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The Corner

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Italy: It’s a landslide



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Huge, perhaps historic, victory for Berlusconi’s “Popolo della liberta’ ” (which translates a bit awkwardly as “the people of liberty;” maybe it’s better to call it “the freedom folks”). It’s considerably worse than AP lets on. Berlusconi defeated Walter Veltroni’s “Democratic Party” by a full 9 points in both the Senate and the Chamber of Deputies. And since the Italian electoral system gives a bonus to the winning side, the margins are very big and stable: 340 to 241 in the Chamber (with another 36 for a couple of small parties), and 167 to 137 in the Senate (with 5 to three little parties), which was expected to be a photo finish. Eighty percent voted, down about three percent from last time.

The big news is that the Communists are gone, for the first time since the end of the Second World War. Really gone. They didn’t win a single seat in either chamber. A lot of famous faces will vanish from Parliament, and it is even possible, although unlikely, that some of the comrades will be forced to join the working class. The Greens are also gone. In fact, there are only six parties in the new Parliament, suggesting that Italy’s well on the road to a two-party political system instead of the dreadful proportional electoral model that has destroyed virtually every country where it’s been applied. If that happens, a lot of the credit goes to Veltroni, who created a real center-left party and refused to admit the old Left.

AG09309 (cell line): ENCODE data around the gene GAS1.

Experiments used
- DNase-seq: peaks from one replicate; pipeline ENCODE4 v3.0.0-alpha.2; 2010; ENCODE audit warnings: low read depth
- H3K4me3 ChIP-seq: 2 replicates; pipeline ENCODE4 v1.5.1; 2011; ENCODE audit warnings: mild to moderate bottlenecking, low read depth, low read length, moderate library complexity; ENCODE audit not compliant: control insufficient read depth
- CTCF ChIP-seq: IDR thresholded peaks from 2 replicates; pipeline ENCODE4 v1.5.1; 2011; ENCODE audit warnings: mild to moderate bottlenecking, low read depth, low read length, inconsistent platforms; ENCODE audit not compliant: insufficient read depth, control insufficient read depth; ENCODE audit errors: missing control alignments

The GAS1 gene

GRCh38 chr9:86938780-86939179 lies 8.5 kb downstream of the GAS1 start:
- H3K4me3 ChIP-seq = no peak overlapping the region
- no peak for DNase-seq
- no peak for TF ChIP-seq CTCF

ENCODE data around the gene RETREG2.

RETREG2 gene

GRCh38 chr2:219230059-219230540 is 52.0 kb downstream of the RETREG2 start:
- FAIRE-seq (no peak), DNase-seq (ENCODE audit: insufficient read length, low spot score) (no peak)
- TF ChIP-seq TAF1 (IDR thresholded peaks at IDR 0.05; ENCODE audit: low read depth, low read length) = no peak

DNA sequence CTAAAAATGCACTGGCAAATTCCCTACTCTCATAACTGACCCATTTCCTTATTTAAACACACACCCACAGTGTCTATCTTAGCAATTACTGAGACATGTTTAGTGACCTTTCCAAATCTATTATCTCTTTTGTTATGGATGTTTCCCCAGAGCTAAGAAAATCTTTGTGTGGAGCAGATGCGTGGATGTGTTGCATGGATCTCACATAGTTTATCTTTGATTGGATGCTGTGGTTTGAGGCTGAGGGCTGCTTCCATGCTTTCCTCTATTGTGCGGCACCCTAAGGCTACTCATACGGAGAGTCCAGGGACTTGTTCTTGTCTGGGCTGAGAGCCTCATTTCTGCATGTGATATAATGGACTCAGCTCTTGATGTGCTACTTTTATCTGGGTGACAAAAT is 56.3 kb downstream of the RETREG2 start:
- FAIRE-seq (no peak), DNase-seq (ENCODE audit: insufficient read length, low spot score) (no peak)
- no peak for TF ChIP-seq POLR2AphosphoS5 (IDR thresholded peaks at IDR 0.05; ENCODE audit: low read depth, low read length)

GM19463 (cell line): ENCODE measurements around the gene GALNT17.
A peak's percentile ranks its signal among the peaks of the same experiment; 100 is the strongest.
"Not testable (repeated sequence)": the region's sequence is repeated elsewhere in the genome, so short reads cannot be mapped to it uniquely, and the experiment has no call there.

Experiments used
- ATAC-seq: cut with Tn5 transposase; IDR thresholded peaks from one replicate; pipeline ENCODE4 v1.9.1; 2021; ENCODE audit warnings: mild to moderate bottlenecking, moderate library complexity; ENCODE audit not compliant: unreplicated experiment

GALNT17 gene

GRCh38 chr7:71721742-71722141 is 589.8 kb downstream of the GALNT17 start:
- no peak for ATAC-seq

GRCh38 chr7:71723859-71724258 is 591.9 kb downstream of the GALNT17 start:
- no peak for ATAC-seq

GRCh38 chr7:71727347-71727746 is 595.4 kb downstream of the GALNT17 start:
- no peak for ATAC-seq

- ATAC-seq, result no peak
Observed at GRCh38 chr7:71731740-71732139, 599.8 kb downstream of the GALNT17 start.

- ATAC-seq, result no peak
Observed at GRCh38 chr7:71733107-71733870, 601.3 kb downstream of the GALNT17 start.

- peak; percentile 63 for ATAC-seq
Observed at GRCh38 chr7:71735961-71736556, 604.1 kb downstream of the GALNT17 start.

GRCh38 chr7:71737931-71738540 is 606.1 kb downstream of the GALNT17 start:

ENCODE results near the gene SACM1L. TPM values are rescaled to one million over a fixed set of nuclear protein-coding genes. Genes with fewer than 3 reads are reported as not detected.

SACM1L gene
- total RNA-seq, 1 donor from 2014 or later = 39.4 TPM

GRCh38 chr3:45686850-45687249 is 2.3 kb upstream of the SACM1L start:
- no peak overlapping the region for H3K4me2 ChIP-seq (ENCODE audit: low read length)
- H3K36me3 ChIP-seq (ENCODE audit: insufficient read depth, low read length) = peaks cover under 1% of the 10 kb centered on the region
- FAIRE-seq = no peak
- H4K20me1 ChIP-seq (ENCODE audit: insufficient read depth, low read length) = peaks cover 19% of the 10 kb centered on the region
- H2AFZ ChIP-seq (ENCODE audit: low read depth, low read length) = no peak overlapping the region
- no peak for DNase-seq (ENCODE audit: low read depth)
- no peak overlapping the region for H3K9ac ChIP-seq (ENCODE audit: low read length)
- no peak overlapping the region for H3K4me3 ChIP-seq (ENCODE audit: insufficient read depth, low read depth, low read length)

Tomorrow’s papers will pretend that this didn’t happen, and warn that Berlusconi’s allies in the Northern League are mercurial and dangerous, and that his majority isn’t as stable as it looks. But it is. And there’s an even more annoying feature to these elections, as seen by the chattering classes: Berlusconi is an outspoken, even passionate admirer of George W. Bush and the United States of America. Reminds one of the elections that brought Sarkozy to the Elysee, doesn’t it? Best to keep that quiet, or somebody might notice that hatred of America doesn’t seem to affect the voters in Italy, France or Germany.

It’s too soon to start talking about the ministers-to-be, but it will all get sorted out very quickly. At least Italy won’t have to suffer with the likes of Massimo D’Alema any more. He’s the former prime minister and recent foreign minister who proudly announced that major part of his time was devoted to protecting Iran from American pressure. He’ll now spend more time on his proletarian yacht, usually based in Croatia…



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